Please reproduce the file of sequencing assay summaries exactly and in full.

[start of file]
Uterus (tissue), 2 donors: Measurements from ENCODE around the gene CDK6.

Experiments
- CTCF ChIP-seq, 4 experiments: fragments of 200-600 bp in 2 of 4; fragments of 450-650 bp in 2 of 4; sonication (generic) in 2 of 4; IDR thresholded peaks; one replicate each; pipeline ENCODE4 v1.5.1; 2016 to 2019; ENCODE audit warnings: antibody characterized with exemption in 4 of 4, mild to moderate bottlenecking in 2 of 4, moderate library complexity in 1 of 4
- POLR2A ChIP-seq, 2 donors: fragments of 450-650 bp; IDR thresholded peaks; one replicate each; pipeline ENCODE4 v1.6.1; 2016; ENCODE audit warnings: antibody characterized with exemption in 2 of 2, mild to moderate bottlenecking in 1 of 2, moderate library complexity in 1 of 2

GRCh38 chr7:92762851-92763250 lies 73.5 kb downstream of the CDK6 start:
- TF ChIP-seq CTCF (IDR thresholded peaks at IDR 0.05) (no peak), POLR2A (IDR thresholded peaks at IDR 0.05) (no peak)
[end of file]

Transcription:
Uterus (tissue), 2 donors: Measurements from ENCODE around the gene CDK6.

Experiments
- CTCF ChIP-seq, 4 experiments: fragments of 200-600 bp in 2 of 4; fragments of 450-650 bp in 2 of 4; sonication (generic) in 2 of 4; IDR thresholded peaks; one replicate each; pipeline ENCODE4 v1.5.1; 2016 to 2019; ENCODE audit warnings: antibody characterized with exemption in 4 of 4, mild to moderate bottlenecking in 2 of 4, moderate library complexity in 1 of 4
- POLR2A ChIP-seq, 2 donors: fragments of 450-650 bp; IDR thresholded peaks; one replicate each; pipeline ENCODE4 v1.6.1; 2016; ENCODE audit warnings: antibody characterized with exemption in 2 of 2, mild to moderate bottlenecking in 1 of 2, moderate library complexity in 1 of 2

GRCh38 chr7:92762851-92763250 lies 73.5 kb downstream of the CDK6 start:
- TF ChIP-seq CTCF (IDR thresholded peaks at IDR 0.05) (no peak), POLR2A (IDR thresholded peaks at IDR 0.05) (no peak)